Reduced acute nociception and chronic pain in Shank2-/- mice

Mol Pain. 2016 May 4;12:1744806916647056. doi: 10.1177/1744806916647056. Print 2016.

Abstract

Autism spectrum disorder is a debilitating mental illness and social issue. Autism spectrum disorder patients suffer from social isolation, cognitive deficits, compulsive behavior, and sensory deficits, including hyposensitivity to pain. However, recent studies argued that autism spectrum disorder patients show physiological pain response and, in some cases, even extremely intense pain response to harmless stimulation. Recently, Shank gene family was reported as one of the genetic risk factors of autism spectrum disorder. Thus, in this study, we used Shank2(-) (/) (-) (Shank2 knock-out, KO) mice to investigate the controversial pain sensitivity issue and found that Shank2 KO mice showed reduced tactile perception and analgesia to chronic pain.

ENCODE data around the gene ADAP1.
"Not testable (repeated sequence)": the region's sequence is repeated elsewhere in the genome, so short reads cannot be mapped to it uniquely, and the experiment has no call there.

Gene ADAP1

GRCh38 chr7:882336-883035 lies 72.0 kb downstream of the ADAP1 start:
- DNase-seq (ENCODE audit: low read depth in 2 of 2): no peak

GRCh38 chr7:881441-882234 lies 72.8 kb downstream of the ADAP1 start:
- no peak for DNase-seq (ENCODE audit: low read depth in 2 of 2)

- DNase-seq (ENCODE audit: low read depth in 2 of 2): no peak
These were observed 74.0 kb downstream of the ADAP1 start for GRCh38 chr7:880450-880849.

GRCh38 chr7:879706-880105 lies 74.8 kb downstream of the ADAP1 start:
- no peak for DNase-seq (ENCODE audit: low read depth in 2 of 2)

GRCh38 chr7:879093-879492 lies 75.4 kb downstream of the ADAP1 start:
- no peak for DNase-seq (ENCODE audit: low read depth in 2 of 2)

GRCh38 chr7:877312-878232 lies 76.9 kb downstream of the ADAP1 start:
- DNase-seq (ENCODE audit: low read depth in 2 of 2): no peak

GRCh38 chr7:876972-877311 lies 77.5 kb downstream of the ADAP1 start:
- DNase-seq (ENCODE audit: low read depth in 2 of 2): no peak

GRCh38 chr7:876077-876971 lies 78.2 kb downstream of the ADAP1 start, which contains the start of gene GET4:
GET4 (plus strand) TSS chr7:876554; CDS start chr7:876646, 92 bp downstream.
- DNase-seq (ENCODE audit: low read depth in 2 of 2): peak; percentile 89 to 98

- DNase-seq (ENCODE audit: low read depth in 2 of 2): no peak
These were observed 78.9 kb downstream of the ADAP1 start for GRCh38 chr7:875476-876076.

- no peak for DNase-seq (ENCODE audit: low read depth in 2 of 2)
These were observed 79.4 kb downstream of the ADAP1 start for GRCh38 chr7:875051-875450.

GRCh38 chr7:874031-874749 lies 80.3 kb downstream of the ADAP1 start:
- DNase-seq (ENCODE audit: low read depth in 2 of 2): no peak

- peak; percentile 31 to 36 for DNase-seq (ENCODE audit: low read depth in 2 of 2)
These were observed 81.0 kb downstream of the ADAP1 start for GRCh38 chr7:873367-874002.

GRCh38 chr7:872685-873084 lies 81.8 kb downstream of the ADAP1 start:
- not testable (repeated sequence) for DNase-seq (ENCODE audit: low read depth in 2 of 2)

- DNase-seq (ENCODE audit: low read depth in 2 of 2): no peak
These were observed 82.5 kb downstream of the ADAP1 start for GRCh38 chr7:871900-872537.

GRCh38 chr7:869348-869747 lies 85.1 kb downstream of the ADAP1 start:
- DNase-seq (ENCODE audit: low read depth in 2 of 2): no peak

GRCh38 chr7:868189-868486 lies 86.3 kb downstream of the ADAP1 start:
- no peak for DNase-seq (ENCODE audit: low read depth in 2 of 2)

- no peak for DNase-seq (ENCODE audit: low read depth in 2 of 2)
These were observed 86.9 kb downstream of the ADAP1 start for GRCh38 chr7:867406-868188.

Keywords: Autism; nociception; pain; shank2.

Publication types

  • Research Support, Non-U.S. Gov't

MeSH terms

  • Acute Disease
  • Animals
  • Chronic Pain / metabolism*
  • Chronic Pain / physiopathology*
  • Male
  • Mice, Knockout
  • Nerve Tissue Proteins / deficiency*
  • Nerve Tissue Proteins / metabolism
  • Nociception*
  • Touch Perception

Substances

  • Nerve Tissue Proteins
  • Shank2 protein, mouse